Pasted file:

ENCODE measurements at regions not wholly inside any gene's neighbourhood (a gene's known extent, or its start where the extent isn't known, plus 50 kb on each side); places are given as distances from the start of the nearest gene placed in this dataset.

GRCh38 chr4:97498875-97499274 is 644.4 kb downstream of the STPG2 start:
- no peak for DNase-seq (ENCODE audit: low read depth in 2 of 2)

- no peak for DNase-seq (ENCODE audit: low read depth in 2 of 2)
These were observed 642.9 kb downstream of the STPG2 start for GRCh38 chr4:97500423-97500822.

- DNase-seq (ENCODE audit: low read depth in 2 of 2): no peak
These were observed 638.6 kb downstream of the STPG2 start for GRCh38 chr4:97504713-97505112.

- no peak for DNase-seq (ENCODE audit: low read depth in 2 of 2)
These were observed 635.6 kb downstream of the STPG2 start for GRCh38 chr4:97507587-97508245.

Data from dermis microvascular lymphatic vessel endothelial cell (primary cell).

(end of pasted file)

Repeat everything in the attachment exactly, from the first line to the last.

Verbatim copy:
ENCODE measurements at regions not wholly inside any gene's neighbourhood (a gene's known extent, or its start where the extent isn't known, plus 50 kb on each side); places are given as distances from the start of the nearest gene placed in this dataset.

GRCh38 chr4:97498875-97499274 is 644.4 kb downstream of the STPG2 start:
- no peak for DNase-seq (ENCODE audit: low read depth in 2 of 2)

- no peak for DNase-seq (ENCODE audit: low read depth in 2 of 2)
These were observed 642.9 kb downstream of the STPG2 start for GRCh38 chr4:97500423-97500822.

- DNase-seq (ENCODE audit: low read depth in 2 of 2): no peak
These were observed 638.6 kb downstream of the STPG2 start for GRCh38 chr4:97504713-97505112.

- no peak for DNase-seq (ENCODE audit: low read depth in 2 of 2)
These were observed 635.6 kb downstream of the STPG2 start for GRCh38 chr4:97507587-97508245.

Data from dermis microvascular lymphatic vessel endothelial cell (primary cell).